Woodside had a moral obligation to compensate Kimberley traditional owners for processing of gas resources off the WA coast regardless of where that occurred, former Greens Senator Bob Brown said in Broome today.
As the Sea Shepherd vessel Steve Irwin sailed into view behind him at Gantheaume Point to kick off "Operation Kimberley Miinimbi", Dr Brown said Woodside should "do the right thing" and pay traditional owners, who were set to reap less than one per cent of the sale price of the gas.
"If that less than one per cent is going to be the price of this development further down the coast, let the governments ensure that it is paid to the Kimberley Land Council," he said.
"The resource is in the same place, it's off the Kimberley coast - that is a resource that should be giving a dividend to the traditional owners. We don't need this gas factory at all - but if they must have it, put it somewhere else."
Dr Brown has criticised Woodside's commissioned studies into the impacts of the gas hub on humpback whales migrating through the region as "deeply flawed".
Woodside this morning released a statement describing its study as the most comprehensive to date, involving annual aerial surveys and use of satellite tags off the Dampier Peninsula coast between 2009 and 2011.
However, Dr Brown said Woodside had estimated about 650 whales would pass within 5km of the coast in an entire season.
Community members had tracked more than 1000 whales passing in six weeks and as the ship sailed down the coast past James Price Point this morning, crew saw whales and their calves breaching close to shore," he said.
"Can the whale nursery go somewhere else - no it can't," he said.
Federal Labor Member for Fremantle Melissa Parkes put in a surprise appearance to lend her support, putting her at odds with colleague Martin Ferguson, the Federal Resources Minister who has championed the project.
Ms Parkes said she was not in Broome to "play politics" but to "add Fremantle's voice of support to a very important project."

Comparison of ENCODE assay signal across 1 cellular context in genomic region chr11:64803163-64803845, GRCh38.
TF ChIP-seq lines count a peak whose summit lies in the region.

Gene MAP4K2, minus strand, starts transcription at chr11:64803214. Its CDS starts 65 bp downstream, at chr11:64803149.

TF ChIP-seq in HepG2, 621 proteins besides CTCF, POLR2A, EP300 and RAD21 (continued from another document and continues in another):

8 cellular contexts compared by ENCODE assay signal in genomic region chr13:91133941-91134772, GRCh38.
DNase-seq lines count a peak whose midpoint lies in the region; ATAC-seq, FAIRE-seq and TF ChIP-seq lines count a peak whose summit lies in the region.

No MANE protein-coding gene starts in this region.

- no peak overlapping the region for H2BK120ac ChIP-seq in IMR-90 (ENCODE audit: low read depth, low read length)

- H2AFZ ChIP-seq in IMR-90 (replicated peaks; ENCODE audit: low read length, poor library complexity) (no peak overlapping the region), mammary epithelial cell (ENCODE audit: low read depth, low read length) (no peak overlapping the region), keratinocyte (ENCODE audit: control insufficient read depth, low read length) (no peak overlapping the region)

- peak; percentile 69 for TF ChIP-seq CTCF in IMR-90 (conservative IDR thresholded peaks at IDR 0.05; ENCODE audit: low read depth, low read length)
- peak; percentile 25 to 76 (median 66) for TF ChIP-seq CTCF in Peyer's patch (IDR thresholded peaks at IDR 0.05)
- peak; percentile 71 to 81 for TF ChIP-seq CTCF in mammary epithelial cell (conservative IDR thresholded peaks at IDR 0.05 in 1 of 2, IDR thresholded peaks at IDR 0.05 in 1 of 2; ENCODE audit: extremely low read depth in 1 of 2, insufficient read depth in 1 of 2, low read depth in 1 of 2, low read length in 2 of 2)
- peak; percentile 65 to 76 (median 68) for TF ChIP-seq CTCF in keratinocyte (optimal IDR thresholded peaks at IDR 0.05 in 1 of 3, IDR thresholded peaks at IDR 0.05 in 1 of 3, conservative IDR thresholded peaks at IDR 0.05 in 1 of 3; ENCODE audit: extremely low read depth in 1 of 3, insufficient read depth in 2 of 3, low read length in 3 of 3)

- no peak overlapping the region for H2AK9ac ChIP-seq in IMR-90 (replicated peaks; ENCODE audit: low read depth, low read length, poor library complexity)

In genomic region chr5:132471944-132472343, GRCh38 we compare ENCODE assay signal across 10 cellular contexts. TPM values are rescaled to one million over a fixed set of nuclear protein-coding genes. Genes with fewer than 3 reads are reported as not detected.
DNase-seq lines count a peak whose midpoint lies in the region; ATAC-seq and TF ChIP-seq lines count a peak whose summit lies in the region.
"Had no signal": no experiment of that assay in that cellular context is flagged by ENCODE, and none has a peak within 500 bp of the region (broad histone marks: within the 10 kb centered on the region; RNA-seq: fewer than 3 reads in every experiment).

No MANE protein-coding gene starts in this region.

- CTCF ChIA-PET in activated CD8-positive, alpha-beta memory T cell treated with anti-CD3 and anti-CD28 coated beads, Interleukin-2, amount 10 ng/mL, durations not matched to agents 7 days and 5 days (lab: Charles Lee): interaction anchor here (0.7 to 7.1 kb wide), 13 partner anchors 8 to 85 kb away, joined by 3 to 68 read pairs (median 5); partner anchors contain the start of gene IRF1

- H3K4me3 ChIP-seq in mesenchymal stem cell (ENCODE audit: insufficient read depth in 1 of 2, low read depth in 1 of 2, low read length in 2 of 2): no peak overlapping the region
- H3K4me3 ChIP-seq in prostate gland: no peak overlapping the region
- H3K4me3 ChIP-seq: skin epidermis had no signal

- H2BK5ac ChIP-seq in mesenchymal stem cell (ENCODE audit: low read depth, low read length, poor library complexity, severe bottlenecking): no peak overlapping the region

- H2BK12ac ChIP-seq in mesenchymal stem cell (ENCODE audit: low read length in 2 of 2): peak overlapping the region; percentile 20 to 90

"If we as a nation are prepared to go down to Antarctica and defend those whales from being killed by other nations, we also should be safeguarding them in our nurseries in our own backyard," she said.
Ms Parke criticised the "ill considered decisions by the State Government and a shambolic planning and consultation process" that saw four out of five of WA Environmental Protection Authority board members disqualified from voting on the project because of conflicts of interests: "This is outrageous," she said.
Ms Parke said she was confident that Federal Environment Minister Tony Burke, who has the final say on approval of the $30 billion project, would "consider the needs of the whales Ã¢â‚¬Â¦ more than it was considered by the WA EPA".
Mr Brown will board the Steve Irwin tomorrow morning for the first voyage up to James Price Point. He said previously, the ship had been in Antarctic waters "tangling with the grenade tipped harpoons of death from the Japanese butchery of these same great whales that are off this coast".
"It's been Sea Shepherd that's gone to their rescue there it's Sea Shepherd that's now here to draw global attention to this great whale nursery," he said.
Sea Shepherd spokesman Jeff Hansen said the action would reach millions of people around the world: "This is not just a Broome concern, it's an Australian concern, it's a global concern."
Dr Brown will this afternoon meet Jabirr Jabirr traditional owners to hear their concerns about his views on the project.
Warren Greatorex, chairman of Waardi, the administration body set up to manage future benefits, said he wanted to explain the opportunities the project would bring to Aboriginal people in the region.
"If this project doesn't go ahead, we end up with nothing," he said.
Dr Brown said Premier Colin Barnett had declined his requests to meet and Woodside boss Michael Chaney had also withdrawn his offer of a meeting next month.
A record 250 appeals against the EPA's recommendation of the Browse proposal are still being reviewed.